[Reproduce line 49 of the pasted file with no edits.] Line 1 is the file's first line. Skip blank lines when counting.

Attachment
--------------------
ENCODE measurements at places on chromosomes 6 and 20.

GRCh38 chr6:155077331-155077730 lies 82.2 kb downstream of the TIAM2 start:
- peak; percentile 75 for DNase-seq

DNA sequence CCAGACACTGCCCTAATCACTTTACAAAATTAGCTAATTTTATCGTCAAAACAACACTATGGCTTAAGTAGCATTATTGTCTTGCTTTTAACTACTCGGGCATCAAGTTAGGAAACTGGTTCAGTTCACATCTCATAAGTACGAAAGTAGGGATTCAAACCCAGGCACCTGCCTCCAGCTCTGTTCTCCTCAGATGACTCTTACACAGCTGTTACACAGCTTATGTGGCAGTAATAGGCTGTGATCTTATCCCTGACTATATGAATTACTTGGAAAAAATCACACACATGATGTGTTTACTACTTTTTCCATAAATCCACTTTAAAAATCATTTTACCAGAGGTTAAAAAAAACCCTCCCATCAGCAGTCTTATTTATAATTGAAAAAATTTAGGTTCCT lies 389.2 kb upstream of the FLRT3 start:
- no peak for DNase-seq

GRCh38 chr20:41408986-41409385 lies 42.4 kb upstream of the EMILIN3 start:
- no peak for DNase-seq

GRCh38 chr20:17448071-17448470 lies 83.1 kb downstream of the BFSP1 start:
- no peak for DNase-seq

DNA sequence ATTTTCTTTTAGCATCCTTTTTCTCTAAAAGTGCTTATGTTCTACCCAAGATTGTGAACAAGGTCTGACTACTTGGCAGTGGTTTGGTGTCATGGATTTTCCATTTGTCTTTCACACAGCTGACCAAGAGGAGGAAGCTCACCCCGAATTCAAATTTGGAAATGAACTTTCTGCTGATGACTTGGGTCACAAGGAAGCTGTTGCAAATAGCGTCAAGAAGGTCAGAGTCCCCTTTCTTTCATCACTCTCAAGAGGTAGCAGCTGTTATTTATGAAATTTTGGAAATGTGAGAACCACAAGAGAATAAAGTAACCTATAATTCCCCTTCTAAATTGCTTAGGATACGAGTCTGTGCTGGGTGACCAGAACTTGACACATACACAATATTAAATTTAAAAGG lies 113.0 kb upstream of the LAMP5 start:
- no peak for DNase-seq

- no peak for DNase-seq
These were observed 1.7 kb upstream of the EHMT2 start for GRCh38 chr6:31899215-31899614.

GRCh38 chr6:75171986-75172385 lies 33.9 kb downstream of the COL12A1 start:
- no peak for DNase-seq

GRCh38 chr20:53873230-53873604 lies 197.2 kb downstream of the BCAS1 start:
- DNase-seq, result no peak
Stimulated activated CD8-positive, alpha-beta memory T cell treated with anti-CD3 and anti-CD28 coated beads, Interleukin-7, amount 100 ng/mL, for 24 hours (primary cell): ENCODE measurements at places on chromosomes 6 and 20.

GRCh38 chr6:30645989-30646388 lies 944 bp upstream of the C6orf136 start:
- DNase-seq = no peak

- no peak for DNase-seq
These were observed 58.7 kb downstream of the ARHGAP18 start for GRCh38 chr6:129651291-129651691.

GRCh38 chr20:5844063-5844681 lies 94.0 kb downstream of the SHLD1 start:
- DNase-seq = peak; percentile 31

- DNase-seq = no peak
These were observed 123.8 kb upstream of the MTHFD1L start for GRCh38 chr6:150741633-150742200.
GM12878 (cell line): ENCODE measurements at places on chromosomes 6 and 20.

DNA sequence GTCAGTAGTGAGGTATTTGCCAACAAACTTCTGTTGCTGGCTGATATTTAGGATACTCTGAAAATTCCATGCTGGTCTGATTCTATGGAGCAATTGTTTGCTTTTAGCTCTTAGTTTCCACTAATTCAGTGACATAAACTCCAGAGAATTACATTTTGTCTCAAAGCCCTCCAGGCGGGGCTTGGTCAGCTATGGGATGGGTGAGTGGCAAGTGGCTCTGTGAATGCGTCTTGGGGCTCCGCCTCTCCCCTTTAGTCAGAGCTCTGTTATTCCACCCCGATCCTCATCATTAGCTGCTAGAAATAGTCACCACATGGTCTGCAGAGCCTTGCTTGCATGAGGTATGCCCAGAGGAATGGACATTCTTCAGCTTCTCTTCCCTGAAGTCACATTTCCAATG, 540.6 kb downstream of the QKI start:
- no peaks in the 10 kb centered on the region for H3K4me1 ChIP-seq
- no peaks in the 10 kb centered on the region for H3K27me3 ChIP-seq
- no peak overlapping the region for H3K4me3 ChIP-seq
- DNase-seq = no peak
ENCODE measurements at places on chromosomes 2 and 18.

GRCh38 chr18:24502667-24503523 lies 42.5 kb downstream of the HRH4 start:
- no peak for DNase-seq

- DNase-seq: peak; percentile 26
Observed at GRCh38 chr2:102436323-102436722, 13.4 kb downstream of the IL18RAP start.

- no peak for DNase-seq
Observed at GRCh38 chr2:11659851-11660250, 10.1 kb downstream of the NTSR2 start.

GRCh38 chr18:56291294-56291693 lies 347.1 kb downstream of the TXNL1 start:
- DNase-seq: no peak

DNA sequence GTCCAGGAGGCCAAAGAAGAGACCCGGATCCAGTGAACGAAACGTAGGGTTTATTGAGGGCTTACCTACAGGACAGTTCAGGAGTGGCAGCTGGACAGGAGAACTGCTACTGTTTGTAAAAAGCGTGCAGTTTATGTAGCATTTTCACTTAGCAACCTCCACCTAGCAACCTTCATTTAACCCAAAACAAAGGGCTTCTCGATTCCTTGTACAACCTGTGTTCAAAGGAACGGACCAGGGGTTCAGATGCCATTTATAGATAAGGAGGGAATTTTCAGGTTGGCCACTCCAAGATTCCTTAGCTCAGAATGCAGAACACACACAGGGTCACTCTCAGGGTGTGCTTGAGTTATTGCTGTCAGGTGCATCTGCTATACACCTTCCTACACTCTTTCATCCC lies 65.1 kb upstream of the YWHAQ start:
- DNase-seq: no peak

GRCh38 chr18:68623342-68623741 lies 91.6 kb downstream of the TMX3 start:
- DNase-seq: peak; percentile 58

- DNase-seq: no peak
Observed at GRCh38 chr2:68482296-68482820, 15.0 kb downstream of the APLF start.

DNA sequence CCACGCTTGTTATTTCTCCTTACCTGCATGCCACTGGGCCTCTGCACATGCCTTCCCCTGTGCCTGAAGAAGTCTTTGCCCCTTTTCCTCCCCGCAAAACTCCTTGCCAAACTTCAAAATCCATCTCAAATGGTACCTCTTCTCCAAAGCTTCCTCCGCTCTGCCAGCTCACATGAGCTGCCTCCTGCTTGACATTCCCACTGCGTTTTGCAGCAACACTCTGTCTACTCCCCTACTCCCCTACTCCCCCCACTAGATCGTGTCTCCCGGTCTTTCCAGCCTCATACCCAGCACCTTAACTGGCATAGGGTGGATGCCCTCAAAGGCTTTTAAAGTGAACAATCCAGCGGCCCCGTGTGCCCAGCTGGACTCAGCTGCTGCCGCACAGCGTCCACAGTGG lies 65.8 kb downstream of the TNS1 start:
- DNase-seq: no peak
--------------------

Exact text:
- DNase-seq: no peak